According to the Massachusetts Register, annually published in Boston, the town of Leicester is the fifth incorporated, in what is now the County of Worcester, and was incorporated, agreeably with the record we have before copied, in 1713. Whitney incorrectly places this event in 1720, or 1721.
As early as 1721, the town had begun to exercise the powers of an incorporated town, by choosing all the officers belonging to
such a town, and was, moreover, represented in the General Court of the Province, though no record of any choice is to be found until the next year, when the same men who represented them the year before were again chosen.*
The first Corn Mill in town was erected in 1722, and as an inducement to build it, the town voted that it should forever be exempt from taxation. It stood, as is believed, on the north side of the great post road, about half a mile from the meeting house.
Although quite a number of town meetings were held, and their transactions recorded, previous to 1724, we do not find his Majesty's name made use of, in any way, previous to that time, when a meeting was first called in his Majesty's name.” This, however, was rather the result of accident, or imperfect records, than from any want of loyalty, or from the preponderance of republican feelings ; since, at that day, loyalty and patriotism were convertible terms, and even at a later day, some of the leading men in town were distinguished for their loyalty.t
We have not been able to ascertain to what extent the inhabitants of the town suffered from the depredations of the Indians. They undoubtedly shared in the horrors of the wars which the natives carried on against the people of the province. In 1726, the town was
The Hon. John Minsie was the person elected. He was a leading man in town and appears to have been very respectable and influential. He removed from Roxbury to Leicester, and is usually stiled Judge Minsie in the records of the town. When or where he held that office, we have not been able to ascertain. He resided upon a tract of 500 acres, which he owned, around the Henshaw Pond, and was long remembered for having introduced the “ White Weed,” principally, we believe, on account of its beauty.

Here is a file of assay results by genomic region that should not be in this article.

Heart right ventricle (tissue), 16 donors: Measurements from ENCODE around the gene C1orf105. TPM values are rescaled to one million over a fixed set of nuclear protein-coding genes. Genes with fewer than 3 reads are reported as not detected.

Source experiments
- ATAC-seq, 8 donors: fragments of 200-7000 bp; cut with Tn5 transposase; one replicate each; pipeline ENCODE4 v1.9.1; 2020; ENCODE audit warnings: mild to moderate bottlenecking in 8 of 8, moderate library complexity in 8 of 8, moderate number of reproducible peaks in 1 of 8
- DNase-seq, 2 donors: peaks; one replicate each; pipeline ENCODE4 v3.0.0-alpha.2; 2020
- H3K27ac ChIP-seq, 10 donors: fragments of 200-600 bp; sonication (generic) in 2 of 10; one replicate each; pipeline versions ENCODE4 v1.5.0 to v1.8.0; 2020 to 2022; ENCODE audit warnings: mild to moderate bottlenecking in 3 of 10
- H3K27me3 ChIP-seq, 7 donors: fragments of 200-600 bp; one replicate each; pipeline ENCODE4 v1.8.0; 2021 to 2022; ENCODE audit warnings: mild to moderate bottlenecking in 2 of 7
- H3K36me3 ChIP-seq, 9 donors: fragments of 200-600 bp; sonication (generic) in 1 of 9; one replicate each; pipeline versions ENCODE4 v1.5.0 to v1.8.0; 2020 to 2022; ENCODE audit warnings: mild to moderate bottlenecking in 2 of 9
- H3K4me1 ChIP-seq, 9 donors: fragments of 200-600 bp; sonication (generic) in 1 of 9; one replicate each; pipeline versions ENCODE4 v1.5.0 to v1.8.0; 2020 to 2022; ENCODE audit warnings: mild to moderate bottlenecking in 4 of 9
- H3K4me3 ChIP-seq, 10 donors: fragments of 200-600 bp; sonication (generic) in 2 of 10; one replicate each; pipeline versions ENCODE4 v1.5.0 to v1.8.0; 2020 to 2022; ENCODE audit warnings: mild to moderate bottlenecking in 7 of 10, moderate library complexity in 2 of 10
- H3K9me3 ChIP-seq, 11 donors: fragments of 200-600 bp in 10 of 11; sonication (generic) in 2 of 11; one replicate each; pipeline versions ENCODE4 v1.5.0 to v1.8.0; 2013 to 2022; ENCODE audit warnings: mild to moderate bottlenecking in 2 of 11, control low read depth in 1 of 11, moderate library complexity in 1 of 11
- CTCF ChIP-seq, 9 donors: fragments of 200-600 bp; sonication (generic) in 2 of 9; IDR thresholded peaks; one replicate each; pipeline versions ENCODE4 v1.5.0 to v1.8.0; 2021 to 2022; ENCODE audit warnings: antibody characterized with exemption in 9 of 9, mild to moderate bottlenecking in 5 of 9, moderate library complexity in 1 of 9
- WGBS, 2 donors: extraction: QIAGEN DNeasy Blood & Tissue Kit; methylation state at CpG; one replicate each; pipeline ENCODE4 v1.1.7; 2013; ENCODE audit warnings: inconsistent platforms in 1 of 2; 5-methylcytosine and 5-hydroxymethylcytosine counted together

# Among these, we would name with respect, the Hon. Thomas Steel, Esq. a native of Boston, who removed to Leicester and built a dwelling house about half a mile east of the meeting house which is yet standing (called the Southgate house.) He was liberally educated, and graduated at Cambridge, in 1730, and stands upon the catalogue of that year, when each student's name was arranged according to his relative rank in life, the fourth in order ; the first being the famous Peter Oliver, to whom the province afterwards owed so much of its difficulties and distress. Mr. Steel, was bred a merchant, and pureued that business till his removal from Boston to Leicester, where he also kept a store. He was, from 1756 to 1774, an associate judge of the Court of Common Pleas in Worcester County, and always remained firm in his loyalty to the King. It is noticable, that the most spirited resolutions of the town against the aggressions of the mother country, previous to 1770, are recorded in the town records in his hand writing-a kind of involuntary treason that he dare not refuse to commit. He was wealthy when he first came to this town; but owing to misfortunes, his wealth became very much reduced. His influence, until the revolution, was, deservedly great; for he was a man of intelligence and integrity. He was several times chosen to represent the town, in the General Court, and successively held most of the responsible offices.